I will often hear that a certificate of insurance is simply a certificate. How hard can it be to interpret the information off it? Surprisingly, it happens more often than you think. Having been thoroughly trained in insurance, especially specific to your industry is important to ensure that your contractor has proper coverage. Below are some of the most common examples of mistakes that can happen when conducting an in-house COI tracking program.
The most common mistake is that someone will accept a certificate holder as an additional insured. They believe that because their organization’s name is listed on the COI, they have additional insured status when, in fact, they do not. You must verify this information is either specifically stated, the certificate holder’s name is correct and appropriately flagged in an additional insured column, or confirm the actual endorsements of the policy.
Understanding the name of the insured may sound simple, however, without an understanding of how companies are structured and what name is truly on the insurance versus your contractor’s business name can be a challenge. Throw in DBA’s or Doing Business As and things can get really confusing! The named insured may be a company or individual’s name depending on the company structure. When collecting a COI and conducting COI tracking, be sure you verify the name insured and who is doing the work match up.
In addition, your larger contractors may have multiple locations where insurance coverage is not the same from location to location or management does operations out of a separate location, but it is a different business entity altogether, hence a different name insured on the policy. It is important to verify that the coverage provided applies to the various locations.
When it comes to the limits, you need to be aware of the different nuances specific to the policy you are requesting. For example, you could be confused on why auto policies sometimes have one limit and sometimes three limits and all four limits have different names. If you get the auto policy pages in as proof, you can see additional limits such as deductibles or underinsured. Be sure to understand the differences between split limits and combined single limits and whether they meet your requirements. Each policy is different and can have different terms that someone who is experienced will understand.
Insurance has a lot of different coverages for different risks. For example, you may want to ensure that a contractor has a workers’ compensation policy to cover employee accidents, but you may not realize that the limits associated with that policy on a COI is actually for employers’ liability and does not include proof of a workers’ compensation in certain states. Or you may think that a Cargo policy covers a customer’s belongings when it should be Bailee coverage.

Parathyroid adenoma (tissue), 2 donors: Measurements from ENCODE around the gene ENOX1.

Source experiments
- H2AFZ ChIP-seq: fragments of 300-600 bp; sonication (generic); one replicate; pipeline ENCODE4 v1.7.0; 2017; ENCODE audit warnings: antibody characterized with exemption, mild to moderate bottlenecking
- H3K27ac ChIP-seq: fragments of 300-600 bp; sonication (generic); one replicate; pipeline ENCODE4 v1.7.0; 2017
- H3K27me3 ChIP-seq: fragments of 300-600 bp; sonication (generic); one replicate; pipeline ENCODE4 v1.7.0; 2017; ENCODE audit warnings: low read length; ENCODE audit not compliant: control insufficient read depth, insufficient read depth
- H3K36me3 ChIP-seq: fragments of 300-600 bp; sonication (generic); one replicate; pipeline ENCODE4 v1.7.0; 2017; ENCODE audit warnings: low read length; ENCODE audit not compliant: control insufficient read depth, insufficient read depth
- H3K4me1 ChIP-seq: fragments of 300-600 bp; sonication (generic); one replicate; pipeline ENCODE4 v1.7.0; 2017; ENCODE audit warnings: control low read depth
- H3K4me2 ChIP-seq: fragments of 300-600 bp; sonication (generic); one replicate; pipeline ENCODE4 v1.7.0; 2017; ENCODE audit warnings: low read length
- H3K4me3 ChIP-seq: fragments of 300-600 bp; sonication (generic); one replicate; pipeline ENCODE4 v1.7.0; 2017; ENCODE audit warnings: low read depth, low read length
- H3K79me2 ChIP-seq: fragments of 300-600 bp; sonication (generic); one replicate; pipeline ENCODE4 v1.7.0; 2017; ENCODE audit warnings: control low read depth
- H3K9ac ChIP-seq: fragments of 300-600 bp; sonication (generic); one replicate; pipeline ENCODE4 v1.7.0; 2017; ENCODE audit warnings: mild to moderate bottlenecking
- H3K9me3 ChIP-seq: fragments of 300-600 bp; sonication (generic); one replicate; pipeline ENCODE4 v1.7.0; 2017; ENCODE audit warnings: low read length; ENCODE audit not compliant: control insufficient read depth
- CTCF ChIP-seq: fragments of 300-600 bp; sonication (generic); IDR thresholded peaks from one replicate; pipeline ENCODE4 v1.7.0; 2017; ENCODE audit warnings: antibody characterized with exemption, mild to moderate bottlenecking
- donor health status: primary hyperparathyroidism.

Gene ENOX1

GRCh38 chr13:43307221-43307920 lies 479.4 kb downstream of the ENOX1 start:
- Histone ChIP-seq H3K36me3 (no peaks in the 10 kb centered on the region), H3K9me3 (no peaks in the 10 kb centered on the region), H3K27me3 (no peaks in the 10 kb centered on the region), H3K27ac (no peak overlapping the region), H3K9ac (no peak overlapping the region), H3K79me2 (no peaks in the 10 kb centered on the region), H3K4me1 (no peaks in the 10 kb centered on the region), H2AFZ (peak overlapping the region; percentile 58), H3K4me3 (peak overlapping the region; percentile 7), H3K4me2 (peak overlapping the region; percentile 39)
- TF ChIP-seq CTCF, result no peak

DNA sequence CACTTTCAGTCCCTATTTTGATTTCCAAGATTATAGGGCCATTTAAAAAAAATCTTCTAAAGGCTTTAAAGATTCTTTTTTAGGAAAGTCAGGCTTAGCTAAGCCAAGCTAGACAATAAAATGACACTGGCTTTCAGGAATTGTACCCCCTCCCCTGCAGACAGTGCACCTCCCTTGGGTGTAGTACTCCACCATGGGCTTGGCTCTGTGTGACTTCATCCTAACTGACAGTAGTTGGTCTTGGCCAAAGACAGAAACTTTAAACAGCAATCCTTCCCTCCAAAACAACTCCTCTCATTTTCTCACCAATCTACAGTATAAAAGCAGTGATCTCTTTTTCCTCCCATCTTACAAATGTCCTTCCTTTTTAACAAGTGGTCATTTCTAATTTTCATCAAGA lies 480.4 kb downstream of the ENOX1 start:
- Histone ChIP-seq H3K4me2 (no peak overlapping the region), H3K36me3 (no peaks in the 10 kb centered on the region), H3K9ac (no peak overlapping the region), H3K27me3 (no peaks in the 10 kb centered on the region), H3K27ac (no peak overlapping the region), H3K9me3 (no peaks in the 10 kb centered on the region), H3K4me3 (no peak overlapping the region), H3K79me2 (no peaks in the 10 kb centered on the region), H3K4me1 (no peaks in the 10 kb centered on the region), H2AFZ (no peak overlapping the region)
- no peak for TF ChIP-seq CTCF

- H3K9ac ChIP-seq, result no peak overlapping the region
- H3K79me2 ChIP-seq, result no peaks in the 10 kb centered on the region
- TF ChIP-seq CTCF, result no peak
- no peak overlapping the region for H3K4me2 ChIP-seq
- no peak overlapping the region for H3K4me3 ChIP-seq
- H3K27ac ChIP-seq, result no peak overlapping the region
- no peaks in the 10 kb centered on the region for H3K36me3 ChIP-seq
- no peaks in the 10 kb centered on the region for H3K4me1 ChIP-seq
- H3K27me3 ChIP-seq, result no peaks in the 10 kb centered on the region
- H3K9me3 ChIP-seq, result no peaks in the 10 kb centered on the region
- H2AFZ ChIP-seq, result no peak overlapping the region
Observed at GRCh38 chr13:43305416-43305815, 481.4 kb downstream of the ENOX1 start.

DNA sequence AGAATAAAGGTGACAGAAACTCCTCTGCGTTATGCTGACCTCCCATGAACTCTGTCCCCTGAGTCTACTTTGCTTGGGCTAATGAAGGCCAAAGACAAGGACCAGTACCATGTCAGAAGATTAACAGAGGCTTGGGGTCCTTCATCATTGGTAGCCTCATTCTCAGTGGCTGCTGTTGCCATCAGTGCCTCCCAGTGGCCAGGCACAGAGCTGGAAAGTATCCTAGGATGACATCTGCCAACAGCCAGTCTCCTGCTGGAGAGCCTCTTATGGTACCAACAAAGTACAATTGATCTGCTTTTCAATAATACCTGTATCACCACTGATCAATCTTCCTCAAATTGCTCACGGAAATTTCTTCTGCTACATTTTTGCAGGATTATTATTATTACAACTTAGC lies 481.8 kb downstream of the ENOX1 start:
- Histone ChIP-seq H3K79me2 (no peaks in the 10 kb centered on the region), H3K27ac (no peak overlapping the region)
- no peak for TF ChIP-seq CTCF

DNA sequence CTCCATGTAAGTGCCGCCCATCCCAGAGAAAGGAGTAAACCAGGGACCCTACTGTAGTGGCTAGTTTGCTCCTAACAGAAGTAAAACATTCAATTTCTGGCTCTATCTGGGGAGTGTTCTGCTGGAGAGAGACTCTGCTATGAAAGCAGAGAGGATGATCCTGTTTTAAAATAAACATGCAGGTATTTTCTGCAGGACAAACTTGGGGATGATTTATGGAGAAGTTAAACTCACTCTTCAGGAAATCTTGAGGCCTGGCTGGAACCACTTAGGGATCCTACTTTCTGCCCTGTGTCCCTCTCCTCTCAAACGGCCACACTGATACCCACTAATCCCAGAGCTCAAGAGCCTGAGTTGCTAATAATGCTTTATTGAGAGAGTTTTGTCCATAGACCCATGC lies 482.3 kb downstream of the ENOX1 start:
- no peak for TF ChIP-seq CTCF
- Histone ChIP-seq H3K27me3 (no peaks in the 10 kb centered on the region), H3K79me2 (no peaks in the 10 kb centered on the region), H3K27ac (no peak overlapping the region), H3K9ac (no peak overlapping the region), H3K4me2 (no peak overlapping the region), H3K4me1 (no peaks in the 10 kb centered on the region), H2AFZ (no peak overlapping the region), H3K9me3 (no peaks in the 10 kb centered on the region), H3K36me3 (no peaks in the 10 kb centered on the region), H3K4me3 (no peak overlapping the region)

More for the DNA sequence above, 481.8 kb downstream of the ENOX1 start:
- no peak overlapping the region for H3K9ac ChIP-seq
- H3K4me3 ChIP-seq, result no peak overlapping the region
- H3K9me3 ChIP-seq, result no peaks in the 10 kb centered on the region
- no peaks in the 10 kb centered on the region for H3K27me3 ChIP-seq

It is not uncommon for contractors to save money by declining to purchase business insurance or only the bare minimum insurance. To get around the requirements, they will submit fraudulent or modified COIs. Someone trained in insurance is more likely to identify a fraudulent COI because of the many nuances described above and more. There are mistakes on a COI that can cause a red flag to investigate further.
These nuances and details around insurance are important because you may be provided proof of insurance thinking that the policy covers the contractor doing the work, only to find out that they were underinsured or not covered. Sadly, this is often discovered due to a lack of coverage for an accident. Do not let this happen to your organization. Contact PlusOne Solutions today to discuss your COI tracking needs.
Contents are provided for information purposes only and should not be construed as legal advice. Users are reminded to seek legal counsel with respect to their obligations and use of PlusOne Solutions services.
About PlusOne Solutions
PlusOne Solutions has been an industry leader in the risk management field by specializing in compliance programs that meet the complex challenges of geographically dispersed contractors, vendors, and employee networks. PlusOne Solutions protects companies from possible financial, legal, and reputational risks associated with contractor and vendor relationships while creating safer work environments. To learn more, visit https://www.PlusOneSolutions.net.To receive these updates directly in your email inbox, sign up for the newsletter. Questions or comments? We want to hear from you.
Hiring an employee is not the same as engaging a contractor through...Read More
Licensing is one of those critical areas that can take a back...Read More
Maintaining compliance throughout the pandemic, PBSA chairperson update, data entry for background...Read More